There's also another category we need to encourage, and that's intrapreneurs, people who work in large organizations such as governments but who are unlikely to receive major economic recognition for their efforts.
Can we train innovators? Arguably, yes, but the average researcher, particularly the average health researcher, has such a long training period that adding to their required program of study would probably be counterproductive. Indeed, some researchers and inventors will never likely make good innovators or entrepreneurs. History is full of examples where inventors never acquired any recognition from their R and D, but where other individuals, innovators, saw the potential of their work and exploited it.
Most university tech-transfer programs struggle to generate enough revenue to maintain their programs. One of the thoughts I would leave you with is that the tech-transfer officer should be encouraged to seek out problems as well as to offer solutions. In other words, they should be pulling ideas in as well as trying to push ideas out. One of the participants in our project referred to this as encouraging R and D “enablers”, and thus, of course, innovation enablers.
What can the committee do? I would suggest it recommend that universities not be pressured to produce codified knowledge—that is, patents and licences—but be encouraged to produce the very best human capital for the nation.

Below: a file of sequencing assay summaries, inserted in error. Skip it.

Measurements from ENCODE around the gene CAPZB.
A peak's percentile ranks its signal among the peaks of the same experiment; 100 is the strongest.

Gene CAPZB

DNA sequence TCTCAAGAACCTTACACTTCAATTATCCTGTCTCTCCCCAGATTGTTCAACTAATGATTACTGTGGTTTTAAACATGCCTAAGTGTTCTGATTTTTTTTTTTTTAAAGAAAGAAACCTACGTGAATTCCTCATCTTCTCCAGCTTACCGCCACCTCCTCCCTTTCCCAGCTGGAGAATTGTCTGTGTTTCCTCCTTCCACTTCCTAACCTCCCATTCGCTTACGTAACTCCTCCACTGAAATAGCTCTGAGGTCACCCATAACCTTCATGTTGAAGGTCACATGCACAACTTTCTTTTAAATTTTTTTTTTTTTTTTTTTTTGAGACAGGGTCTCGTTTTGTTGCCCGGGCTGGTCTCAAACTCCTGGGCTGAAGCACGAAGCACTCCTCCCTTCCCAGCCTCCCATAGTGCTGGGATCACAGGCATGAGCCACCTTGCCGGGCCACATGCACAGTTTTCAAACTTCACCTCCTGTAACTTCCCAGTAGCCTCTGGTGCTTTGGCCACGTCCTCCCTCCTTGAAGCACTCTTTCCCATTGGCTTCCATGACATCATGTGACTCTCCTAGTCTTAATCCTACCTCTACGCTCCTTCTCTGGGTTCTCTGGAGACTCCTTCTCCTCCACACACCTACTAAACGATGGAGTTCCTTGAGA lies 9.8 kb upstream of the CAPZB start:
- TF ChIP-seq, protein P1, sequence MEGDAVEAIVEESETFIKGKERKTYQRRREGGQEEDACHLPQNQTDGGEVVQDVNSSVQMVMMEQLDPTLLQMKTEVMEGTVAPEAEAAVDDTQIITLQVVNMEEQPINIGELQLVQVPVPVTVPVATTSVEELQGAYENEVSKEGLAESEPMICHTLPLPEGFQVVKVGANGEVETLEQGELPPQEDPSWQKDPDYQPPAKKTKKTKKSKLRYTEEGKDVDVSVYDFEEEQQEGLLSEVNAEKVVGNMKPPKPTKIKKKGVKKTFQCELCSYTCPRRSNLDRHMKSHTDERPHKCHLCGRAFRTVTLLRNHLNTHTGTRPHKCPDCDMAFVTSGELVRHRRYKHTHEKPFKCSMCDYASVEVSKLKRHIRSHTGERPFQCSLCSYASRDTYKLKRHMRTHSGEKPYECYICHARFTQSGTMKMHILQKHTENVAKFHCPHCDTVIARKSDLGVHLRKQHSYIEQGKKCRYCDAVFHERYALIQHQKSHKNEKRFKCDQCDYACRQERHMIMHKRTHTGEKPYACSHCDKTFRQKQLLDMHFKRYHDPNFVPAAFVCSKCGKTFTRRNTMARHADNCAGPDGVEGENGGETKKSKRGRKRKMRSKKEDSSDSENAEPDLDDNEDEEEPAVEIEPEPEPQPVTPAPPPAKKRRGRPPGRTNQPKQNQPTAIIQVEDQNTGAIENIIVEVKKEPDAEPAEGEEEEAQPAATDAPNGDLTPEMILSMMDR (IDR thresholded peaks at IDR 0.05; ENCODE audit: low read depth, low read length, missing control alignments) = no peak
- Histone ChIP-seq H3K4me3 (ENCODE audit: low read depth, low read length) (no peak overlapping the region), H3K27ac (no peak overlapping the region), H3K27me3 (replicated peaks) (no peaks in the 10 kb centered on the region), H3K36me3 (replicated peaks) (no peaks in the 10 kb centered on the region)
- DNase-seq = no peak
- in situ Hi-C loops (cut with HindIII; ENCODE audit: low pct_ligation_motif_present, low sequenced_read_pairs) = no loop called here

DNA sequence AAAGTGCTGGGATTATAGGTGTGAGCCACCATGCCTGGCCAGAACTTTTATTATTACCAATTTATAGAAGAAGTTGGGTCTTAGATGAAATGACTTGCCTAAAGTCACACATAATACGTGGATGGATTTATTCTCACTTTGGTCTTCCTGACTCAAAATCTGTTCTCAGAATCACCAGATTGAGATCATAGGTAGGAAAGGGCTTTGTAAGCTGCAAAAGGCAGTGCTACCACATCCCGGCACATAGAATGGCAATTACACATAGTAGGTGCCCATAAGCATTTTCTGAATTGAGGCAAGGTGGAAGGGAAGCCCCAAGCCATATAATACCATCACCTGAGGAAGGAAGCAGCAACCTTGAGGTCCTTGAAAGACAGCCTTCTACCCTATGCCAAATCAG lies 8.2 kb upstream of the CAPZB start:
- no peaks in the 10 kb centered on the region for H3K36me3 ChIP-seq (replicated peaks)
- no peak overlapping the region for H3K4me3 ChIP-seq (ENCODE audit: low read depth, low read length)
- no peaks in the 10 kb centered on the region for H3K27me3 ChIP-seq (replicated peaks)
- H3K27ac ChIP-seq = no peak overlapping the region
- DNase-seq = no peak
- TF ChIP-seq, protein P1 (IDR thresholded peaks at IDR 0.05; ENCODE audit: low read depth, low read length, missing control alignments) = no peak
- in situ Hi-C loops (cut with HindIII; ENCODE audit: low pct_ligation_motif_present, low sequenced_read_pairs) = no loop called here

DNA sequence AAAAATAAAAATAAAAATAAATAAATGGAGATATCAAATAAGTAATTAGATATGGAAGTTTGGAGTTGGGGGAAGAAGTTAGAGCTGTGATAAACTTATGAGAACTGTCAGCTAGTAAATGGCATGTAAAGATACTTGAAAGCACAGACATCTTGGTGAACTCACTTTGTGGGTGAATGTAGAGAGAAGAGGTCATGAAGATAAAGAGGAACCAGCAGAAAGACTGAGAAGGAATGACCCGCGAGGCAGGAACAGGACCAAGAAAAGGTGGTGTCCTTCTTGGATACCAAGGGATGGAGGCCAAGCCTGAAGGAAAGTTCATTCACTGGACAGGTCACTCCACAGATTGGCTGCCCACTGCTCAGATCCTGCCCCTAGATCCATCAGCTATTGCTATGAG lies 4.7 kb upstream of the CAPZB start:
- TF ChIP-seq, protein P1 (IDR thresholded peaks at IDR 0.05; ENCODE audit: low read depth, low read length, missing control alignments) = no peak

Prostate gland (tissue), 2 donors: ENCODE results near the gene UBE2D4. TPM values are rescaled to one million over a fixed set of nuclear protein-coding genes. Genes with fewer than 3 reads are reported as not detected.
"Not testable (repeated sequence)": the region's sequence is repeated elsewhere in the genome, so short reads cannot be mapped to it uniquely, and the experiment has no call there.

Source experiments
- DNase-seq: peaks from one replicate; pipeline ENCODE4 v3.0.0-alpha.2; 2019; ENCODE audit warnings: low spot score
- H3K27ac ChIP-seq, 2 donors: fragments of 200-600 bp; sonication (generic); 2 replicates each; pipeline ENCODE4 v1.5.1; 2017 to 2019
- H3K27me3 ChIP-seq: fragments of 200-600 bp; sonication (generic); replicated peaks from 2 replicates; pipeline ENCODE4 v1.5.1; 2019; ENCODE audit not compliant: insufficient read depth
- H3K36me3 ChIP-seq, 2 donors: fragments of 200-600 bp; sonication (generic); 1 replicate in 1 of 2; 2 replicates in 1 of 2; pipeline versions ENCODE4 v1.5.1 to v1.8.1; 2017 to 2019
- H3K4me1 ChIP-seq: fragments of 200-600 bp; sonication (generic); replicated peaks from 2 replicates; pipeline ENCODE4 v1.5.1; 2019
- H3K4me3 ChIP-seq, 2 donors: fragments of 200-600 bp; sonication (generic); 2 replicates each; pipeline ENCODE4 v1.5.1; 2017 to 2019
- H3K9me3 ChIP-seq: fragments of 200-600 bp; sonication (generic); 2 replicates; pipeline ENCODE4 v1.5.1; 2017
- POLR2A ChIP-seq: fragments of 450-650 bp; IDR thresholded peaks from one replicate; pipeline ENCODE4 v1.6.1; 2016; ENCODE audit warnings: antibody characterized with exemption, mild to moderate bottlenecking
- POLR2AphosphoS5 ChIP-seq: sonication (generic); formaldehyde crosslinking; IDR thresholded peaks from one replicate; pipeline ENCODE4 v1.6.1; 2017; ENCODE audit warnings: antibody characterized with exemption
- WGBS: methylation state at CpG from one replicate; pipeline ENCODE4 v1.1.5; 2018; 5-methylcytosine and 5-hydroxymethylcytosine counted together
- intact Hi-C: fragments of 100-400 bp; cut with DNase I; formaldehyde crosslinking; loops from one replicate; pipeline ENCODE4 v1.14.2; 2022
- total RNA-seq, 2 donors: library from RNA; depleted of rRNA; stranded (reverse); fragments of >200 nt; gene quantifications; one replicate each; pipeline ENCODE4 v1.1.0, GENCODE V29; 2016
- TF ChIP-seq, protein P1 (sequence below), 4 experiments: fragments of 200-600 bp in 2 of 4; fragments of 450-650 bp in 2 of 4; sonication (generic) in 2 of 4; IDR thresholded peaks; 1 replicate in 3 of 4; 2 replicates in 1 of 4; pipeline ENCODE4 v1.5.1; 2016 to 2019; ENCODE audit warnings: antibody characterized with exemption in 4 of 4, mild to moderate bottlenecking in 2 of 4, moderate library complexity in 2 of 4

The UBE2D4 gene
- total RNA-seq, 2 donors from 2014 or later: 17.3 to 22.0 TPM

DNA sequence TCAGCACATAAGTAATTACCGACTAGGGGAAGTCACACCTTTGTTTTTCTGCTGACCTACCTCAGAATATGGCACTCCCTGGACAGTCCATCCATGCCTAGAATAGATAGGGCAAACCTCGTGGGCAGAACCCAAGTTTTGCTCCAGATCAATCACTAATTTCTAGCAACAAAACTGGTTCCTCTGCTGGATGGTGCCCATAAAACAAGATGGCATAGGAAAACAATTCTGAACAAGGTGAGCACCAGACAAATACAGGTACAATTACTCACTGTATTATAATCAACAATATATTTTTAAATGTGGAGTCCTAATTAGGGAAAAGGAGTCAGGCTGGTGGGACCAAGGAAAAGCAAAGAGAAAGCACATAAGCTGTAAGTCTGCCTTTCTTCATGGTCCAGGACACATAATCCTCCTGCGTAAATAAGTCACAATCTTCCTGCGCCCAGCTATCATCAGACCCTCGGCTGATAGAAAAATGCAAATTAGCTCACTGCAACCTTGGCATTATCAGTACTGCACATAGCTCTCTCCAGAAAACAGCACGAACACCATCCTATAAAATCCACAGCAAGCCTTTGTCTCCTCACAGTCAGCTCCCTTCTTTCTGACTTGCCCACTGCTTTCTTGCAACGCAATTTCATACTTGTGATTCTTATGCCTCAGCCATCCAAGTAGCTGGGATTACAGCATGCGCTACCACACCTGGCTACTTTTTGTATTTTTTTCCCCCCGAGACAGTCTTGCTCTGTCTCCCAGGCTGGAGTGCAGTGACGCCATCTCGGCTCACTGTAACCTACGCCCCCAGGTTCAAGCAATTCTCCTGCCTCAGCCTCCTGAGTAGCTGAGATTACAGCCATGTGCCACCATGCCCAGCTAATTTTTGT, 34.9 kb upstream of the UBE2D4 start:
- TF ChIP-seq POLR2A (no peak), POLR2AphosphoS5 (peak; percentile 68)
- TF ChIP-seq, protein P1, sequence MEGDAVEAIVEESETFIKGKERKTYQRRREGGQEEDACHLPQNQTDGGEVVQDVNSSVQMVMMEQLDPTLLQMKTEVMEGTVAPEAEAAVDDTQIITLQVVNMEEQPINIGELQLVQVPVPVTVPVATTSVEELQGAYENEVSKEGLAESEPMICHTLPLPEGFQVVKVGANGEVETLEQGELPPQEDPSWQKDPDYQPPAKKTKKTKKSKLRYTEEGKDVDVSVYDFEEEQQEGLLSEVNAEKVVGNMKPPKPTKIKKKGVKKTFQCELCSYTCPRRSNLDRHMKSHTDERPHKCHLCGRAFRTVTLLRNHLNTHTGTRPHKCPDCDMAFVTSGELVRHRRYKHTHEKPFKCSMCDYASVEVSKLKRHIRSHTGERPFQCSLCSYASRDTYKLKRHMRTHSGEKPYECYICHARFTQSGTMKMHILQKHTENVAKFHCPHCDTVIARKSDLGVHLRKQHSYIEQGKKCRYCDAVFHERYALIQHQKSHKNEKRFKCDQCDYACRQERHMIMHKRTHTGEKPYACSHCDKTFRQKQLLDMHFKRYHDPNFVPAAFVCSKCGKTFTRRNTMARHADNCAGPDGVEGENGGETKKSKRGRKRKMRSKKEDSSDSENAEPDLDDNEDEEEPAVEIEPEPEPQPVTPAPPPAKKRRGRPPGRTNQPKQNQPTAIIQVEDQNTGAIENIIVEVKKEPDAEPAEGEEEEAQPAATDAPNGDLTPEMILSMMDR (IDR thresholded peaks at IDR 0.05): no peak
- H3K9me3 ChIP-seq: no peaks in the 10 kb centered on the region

I'd recommend that you consider means to recognize and reward social innovators and intrapreneurs.
I would recommend that universities adopt similar, but not necessarily identical, sets of IP policies, perhaps similar to the way the ethics approval system works but without the consequent need for approval by each institution in succession.
Finally, the policy-makers recommend that this should be a two-way street: encouraging a demand for R and D, as well as looking at the supply of R and D in the health sector, whether directly or through intermediary institutions.
Thank you.
Adam Holbrook
View Adam Holbrook Profile
Adam Holbrook
2013-03-07 16:14
Thank you.
Whose responsibility is it for trying to bring together the question of intellectual property?
This was really the same sort of question in relationship to ethics. Ethics is a mixture of social norms, cultural norms, and provincial and federal law. In the end, this was done by a tri-council committee, if I am correct, which issued a set of guidelines but did not impose an actual procedure on each of the universities. So all of the universities follow the tri-council guidelines, but each has its own particular spin on them.
I would argue the same thing should be true for intellectual property. Certainly most graduate students in the health sector—not just the health care sector—are funded one way or another through federal grants, either directly or indirectly, and one of the conditions of these grants, just as for ethics, is that there should be recognition of their intellectual property rights.